House Ed Committee hears from Fordham and teachers

Last Wednesday, the Ohio House Education Committee held hearings
related to several education bills currently on the table, among them HB 21, which aims to lift the ironclad
moratorium on virtual e-schools, grant a professional educator license to
graduates of Teach For America wishing to teach in the Buckeye State, and
require the use of student performance data in evaluating teachers. Fordham’s
Terry Ryan, along with two teachers from Fordham-authorized charter schools,
testified in support of the bill. (Read their testimonies here, here, and here.)

As we’ve noted before, this bill is a new iteration of Senate Bill
180 from the fall of 2009, for which Terry testified back then. What’s different this time
around, however, is that a GOP-controlled House is likely to go further than
the Democratic-controlled House of a year-and-a-half ago, and push for bolder
changes in each of these areas (and others). While Fordham supports the
provisions of HB 21, the legislature can, and should, go further that merely
granting licensure to TFA alums, lifting e-school caps, and requiring
value-added data. As Terry said:

…much has
changed just in the last year and change is happening fast in states across the
country. The reality is that Ohio risks being leapfrogged by dozens of states
in many crucial areas of education reform…. Thus, while I support House Bill 21
and its passage, I encourage this legislature to think more boldly. While the
bill is a good start, it does not go far enough toward enacting the education
reforms Ohio needs

Terry then went on to describe a complete overhaul of teacher
personnel policies that would include changing the way we recruit, reward,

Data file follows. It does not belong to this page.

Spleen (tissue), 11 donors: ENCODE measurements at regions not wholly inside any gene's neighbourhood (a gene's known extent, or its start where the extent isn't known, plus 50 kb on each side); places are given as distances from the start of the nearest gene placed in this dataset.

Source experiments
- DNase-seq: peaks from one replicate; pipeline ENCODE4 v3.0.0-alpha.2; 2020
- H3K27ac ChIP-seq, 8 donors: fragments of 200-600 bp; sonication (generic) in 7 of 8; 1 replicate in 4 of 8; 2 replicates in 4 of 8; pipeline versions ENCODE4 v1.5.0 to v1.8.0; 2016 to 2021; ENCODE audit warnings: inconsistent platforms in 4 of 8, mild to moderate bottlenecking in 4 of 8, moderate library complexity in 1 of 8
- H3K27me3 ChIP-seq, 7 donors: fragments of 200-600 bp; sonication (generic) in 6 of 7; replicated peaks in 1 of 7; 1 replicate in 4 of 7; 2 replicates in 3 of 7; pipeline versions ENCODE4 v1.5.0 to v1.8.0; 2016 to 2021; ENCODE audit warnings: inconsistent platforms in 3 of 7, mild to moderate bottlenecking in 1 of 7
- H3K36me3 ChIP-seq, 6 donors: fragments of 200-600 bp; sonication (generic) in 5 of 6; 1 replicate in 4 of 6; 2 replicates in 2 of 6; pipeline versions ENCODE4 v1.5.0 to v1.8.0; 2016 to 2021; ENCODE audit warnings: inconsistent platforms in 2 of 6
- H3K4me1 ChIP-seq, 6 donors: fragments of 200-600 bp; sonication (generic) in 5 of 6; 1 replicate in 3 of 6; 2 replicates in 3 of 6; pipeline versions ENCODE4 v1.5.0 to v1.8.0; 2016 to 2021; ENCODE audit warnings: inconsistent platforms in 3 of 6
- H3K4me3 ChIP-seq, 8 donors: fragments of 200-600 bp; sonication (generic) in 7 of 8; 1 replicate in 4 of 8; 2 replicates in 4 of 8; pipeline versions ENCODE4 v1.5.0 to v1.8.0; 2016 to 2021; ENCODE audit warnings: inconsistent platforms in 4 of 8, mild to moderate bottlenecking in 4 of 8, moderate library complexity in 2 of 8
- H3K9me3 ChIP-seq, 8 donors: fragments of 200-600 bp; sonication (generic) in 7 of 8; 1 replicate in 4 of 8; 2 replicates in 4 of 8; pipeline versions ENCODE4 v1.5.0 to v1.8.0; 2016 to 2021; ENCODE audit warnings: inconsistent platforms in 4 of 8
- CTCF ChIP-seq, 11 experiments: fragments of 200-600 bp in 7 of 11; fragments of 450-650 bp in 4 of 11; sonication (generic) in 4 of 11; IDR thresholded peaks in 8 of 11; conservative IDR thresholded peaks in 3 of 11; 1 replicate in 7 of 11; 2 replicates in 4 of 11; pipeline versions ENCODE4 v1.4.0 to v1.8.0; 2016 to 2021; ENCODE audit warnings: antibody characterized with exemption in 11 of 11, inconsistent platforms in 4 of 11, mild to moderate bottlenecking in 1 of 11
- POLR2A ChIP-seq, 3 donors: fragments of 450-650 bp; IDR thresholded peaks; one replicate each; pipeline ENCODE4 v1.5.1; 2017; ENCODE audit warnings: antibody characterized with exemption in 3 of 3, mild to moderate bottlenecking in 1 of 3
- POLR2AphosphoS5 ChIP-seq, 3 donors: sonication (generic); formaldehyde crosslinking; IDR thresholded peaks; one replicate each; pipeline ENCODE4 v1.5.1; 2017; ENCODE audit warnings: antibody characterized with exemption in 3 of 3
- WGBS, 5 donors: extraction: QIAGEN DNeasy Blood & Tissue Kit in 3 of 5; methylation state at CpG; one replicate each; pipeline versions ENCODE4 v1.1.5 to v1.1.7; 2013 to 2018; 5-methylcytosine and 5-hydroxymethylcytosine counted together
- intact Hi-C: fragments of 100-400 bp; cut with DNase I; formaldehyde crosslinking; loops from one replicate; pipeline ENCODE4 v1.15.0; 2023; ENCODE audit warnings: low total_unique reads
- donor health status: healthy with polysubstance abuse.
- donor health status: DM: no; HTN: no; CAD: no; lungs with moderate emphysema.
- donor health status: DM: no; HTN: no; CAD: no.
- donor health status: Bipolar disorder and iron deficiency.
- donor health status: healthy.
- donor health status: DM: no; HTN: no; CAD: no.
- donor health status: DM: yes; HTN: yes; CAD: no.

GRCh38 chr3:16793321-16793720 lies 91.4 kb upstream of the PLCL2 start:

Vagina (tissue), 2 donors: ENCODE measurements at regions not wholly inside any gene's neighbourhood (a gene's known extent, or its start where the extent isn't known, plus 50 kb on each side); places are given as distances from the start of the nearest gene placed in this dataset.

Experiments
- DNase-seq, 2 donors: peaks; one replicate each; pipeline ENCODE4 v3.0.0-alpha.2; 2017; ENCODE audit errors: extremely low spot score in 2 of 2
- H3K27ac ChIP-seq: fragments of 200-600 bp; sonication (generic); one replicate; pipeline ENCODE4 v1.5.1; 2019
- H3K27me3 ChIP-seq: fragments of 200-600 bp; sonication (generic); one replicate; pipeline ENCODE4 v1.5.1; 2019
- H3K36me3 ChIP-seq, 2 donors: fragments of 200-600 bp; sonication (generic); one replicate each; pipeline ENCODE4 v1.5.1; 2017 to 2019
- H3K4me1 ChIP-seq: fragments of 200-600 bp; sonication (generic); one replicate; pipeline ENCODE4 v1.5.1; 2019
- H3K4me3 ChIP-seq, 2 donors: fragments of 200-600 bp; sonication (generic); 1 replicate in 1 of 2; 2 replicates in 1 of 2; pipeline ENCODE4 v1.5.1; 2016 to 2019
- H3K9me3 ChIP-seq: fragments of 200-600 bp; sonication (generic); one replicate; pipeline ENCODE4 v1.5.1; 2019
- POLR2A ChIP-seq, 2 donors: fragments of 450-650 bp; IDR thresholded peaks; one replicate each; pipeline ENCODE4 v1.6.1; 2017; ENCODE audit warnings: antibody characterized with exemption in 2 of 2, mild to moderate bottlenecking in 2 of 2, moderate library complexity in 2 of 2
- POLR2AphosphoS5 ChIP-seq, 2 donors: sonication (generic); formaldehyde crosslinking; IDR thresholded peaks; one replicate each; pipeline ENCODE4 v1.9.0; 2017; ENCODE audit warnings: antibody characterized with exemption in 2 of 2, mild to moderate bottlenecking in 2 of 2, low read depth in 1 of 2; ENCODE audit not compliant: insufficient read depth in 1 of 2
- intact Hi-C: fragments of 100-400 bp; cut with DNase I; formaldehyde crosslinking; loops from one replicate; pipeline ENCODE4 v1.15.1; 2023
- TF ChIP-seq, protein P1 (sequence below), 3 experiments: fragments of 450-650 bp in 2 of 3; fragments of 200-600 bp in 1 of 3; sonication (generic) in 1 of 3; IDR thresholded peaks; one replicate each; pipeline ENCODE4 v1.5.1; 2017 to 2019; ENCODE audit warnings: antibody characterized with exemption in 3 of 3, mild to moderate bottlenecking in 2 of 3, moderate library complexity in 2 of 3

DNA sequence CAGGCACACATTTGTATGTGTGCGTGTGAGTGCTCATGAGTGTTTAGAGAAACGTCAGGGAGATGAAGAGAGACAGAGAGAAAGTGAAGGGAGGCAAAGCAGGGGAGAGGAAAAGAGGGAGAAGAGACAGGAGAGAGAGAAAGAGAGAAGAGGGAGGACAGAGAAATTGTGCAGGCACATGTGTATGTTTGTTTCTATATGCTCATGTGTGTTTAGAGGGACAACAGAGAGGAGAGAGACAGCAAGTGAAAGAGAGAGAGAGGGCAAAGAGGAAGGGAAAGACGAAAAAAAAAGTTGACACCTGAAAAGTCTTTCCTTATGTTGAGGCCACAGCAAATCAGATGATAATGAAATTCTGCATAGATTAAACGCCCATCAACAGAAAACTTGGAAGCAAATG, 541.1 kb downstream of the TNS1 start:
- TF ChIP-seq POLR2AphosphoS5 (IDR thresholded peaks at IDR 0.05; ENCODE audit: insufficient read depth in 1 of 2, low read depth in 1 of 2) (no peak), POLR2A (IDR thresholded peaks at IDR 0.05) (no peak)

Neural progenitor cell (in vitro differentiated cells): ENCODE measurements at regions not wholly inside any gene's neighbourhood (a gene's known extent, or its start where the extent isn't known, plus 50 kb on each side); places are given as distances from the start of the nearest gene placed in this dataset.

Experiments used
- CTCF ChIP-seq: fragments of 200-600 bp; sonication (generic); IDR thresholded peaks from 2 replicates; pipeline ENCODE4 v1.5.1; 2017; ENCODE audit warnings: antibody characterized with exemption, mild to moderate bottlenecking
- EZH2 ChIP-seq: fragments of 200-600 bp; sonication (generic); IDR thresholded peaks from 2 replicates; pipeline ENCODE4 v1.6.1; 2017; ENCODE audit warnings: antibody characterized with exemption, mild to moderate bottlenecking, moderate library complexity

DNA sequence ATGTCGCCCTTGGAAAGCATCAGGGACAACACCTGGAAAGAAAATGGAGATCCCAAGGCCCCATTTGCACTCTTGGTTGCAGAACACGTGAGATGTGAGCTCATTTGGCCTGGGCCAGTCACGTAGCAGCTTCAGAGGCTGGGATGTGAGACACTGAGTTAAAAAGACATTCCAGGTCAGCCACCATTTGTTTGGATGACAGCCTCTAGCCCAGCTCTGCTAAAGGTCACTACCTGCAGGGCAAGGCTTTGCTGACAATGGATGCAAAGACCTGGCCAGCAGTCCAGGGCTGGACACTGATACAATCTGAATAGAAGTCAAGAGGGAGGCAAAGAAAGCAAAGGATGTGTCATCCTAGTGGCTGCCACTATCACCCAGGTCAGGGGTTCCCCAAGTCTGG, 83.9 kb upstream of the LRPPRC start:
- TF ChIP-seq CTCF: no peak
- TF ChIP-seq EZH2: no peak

evaluate, and dismiss teachers – and getting rid of seniority-based layoffs.

If anyone on the committee had doubts about the importance of
teacher effectiveness, whether or not it’s possible to differentiate for it,
and whether Ohio should rethink its treatment of Teach For America graduates, Abbey Kinson’s and Jenna Davis’s testimonies powerfully dispelled
them.  

Kinson, contrasting her first experience getting “evaluated” (by a
principal on her cell phone for about 15 minutes) in a DC Public School
classroom with the way she evaluates teachers at Columbus Collegiate Academy,
illustrated that distinguishing highly effective teachers from the rest really
isn’t elusive if the right systems and metrics are in place. And Kinson is one
to talk about teacher quality: she more than doubled her students’ proficiency
in math last year and 100 percent of her seventh graders were proficient on
Ohio’s math test. Despite this, Kinson laments:

I’ve proven
that I know the best practices and have the skills to inspire kids to reach
their potential. Yet, according to the Ohio Department of Education, I was not
qualified to receive full licensure in middle school mathematics.

My
experiences are typical of other Teach For America alums wanting to return to
Ohio…. In many cases, great teachers have chosen to leave the profession and
move on to higher paying jobs with a lot less red tape. Teach For America alums
haven’t been welcomed back home to Ohio, but rather, obstacles have been put in
our paths.

Davis, despite having a traditional educator’s background (in
middle childhood education with concentrations in math and science), was still
blocked from licensure in Ohio and told she’d be receiving a long-term sub’s
license, despite the fact that she previously:

….Led [her]
special education students to pass their Biology state test at a higher
percentage rate than their counterparts in the state, and… led [her] Physical
Science students to outperform their regular education peers on their state
examination.            

We’re hopeful that these testimonies not only compel lawmakers to
pass the simple fixes in HB 21 but also to think more broadly and boldly about
overall reforms to teacher evaluations, e-schools, and more.

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